It’s a pity that the designers of the Greenway didn’t think to connect it to Newport. After a few paint-on-the-road cycle lanes, you’re dumped into the main road and left to fight the traffic. I know it’s hard, and roads aren’t wide enough, and all that. But seriously lads, try harder.
If ever you’re in Newport, you’ll want to stay at the Riverside B&B. I had a certain preconception of what a B&B is. This place reset my expectations. For a start, there’s a furnace in the room. A furnace! Right there in the room! The bed has a built in library and a secret upper deck! And the host was genuinely fantastic, not least for not laughing in my face when I turned up looking like I’d swum there.
Day 4: Newport – Westport
After a breakfast of french toast with eggs supplied by hens employed* by the B&B, and home made breads, The final leg of my journey was afoot. Note to self: need more bike-related phrases.
* I don’t know the employment situation of the hens, but I can confirm that the bread was excellent. Sorry, egg-cellent.
This part of the Greenway is mostly on a segregated path, mostly directly beside the busy N59 road, but sometimes winding around the countryside and overflowing rivers. The Greenway was also flooded, which was excellent news for my feet, which had been dry for almost an hour.
After just 13km, Westport town centre welcomes you with open arms – but no discernible cycle infrastructure. How are people expected to get from the Greenway to their destination? Did a page from the design fall off the photocopier? How do designers imagine people get to and from Greenways? Do better lads.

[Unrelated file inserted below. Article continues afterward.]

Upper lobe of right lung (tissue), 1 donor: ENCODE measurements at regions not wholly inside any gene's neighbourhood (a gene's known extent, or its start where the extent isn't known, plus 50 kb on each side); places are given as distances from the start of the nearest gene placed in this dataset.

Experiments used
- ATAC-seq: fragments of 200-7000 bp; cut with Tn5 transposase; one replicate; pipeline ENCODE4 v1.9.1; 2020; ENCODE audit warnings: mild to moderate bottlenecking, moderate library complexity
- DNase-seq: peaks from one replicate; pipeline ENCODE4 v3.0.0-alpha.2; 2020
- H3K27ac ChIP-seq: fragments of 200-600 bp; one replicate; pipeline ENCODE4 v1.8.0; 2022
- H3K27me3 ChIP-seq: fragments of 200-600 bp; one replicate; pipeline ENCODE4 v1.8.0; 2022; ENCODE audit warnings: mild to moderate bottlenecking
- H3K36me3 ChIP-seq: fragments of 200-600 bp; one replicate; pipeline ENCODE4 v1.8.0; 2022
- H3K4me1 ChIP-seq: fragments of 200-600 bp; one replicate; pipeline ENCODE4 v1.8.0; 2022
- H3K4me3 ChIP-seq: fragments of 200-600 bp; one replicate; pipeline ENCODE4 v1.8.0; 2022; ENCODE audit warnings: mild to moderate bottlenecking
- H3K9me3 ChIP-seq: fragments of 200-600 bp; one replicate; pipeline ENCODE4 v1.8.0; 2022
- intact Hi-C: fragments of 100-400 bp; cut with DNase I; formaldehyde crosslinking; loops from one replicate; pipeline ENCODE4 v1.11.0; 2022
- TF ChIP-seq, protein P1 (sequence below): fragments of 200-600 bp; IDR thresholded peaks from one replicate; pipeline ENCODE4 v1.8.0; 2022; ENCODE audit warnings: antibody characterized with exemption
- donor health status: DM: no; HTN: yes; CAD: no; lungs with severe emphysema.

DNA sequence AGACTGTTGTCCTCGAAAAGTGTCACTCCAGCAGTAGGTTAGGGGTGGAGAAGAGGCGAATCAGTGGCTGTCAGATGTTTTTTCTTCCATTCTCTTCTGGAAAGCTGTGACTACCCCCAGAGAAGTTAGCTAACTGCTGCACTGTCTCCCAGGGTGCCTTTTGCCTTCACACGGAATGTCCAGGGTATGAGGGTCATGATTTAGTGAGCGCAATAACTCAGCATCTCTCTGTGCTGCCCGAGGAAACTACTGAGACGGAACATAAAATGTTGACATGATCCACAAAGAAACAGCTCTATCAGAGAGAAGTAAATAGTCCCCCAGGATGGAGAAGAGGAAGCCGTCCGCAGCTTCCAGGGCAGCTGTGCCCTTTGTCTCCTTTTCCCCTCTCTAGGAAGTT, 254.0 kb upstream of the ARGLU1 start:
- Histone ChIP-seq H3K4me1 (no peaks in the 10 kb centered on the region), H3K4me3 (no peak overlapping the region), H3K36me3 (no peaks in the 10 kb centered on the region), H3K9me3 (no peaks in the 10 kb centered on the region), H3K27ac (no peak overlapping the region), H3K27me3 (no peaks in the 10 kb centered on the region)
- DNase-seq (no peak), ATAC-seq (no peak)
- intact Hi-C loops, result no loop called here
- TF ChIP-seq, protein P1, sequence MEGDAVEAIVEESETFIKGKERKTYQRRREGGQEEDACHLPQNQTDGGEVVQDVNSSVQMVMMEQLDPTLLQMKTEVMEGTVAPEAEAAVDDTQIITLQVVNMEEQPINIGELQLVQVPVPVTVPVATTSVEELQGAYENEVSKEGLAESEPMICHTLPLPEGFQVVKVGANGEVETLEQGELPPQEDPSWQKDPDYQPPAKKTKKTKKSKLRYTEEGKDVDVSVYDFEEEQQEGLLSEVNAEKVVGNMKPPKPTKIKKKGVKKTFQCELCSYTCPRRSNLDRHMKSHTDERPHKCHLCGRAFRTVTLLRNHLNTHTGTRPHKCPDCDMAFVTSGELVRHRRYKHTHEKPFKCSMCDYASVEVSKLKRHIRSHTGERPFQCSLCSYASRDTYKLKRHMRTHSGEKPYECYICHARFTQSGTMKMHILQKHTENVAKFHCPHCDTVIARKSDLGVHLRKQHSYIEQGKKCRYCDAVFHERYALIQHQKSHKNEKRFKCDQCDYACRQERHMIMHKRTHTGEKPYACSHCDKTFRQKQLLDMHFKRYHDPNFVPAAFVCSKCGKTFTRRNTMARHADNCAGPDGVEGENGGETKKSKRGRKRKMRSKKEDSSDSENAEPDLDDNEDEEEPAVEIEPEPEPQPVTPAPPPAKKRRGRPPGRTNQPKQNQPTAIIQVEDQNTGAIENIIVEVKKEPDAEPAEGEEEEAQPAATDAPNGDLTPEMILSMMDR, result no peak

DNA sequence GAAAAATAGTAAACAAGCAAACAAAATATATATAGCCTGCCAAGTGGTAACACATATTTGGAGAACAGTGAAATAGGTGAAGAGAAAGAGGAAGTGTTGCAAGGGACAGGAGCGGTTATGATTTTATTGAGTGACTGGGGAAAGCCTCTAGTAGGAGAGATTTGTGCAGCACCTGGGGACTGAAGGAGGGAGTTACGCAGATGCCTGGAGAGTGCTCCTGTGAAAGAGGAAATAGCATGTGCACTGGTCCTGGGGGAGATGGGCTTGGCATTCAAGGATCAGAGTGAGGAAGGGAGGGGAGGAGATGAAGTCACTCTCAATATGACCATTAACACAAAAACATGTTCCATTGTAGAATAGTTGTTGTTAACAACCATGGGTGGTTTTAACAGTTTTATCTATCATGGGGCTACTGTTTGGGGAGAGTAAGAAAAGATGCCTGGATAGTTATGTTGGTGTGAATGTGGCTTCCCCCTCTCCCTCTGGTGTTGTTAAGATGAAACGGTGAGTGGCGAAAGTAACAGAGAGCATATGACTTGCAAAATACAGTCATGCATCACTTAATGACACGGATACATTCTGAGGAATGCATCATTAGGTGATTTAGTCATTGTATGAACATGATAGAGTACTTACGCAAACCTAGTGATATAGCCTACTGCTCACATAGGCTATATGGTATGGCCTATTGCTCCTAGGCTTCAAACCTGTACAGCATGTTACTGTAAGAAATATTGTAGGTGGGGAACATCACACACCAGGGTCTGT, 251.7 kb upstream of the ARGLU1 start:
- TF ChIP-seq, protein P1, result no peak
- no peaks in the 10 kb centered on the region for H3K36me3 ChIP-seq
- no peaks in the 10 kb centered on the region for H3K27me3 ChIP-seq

Westport to Navan (via Dublin)
I had again booked the train, setting me back €17.99. You really can’t beat it. Although you really should remember to tick the box for bringing your bike onboard.
Thus ensued a fairly tense period. A conversation was had with an official, who spoke with a more senior official. I was worried until a passing engineer reassured me that “nobody gets left behind in Westport”. Which seemed quite profound, though at the time I was more focused on squeezing my bike into a secret storage cupboard that nobody is supposed to know about. You ain’t heard this from me, right?
I know what you’re thinking, dear reader. “Why not get off at Portarlington and cycle the 74km home to Navan instead of going all the way into Dublin and then back out again?”.
Because my legs only had at most 50km more in them. Even though the distances on paper weren’t huge, the landscapes were, and the last few days were challenging for a gentleman of my fitness (i.e. not at all fit). Also, I wouldn’t have had this view arriving back into Navan.
The End Bit
This was my longest tour (so far) at around 360km over four days, with three overnight stays. I overpacked, but not by much. I could’ve done with a warmer cycling top at a couple of points along the coast, and a waterproof helmet-cover wouldn’t have gone amiss.
I would’ve loved some decent video footage, especially of the greenway, but my Cycliq Fly12CE let me down again. I can’t recommend this device at all unfortunately.
The folks looking after the trains were really great, I have to say. I’ve seen that Irish Rail are upgrading to carriages that are a bit more accommodating to bikes, which will be great to see.
September is definitely a tricky month to plan for. Basically, plan for blistering sun and freezing rain, in the same day, and you won’t go far wrong.
The Eurovelo route was … basically signposts. I’m not really sure what I was expecting, and the landscape was as epic as you could wish for. But this is on-road, beside traffic, so keep your wits about you.
These fairly minor gripes don’t take away from what is an absolutely stunning part of the world, and you won’t be disappointed. Come for the weather. Stay for the chowder.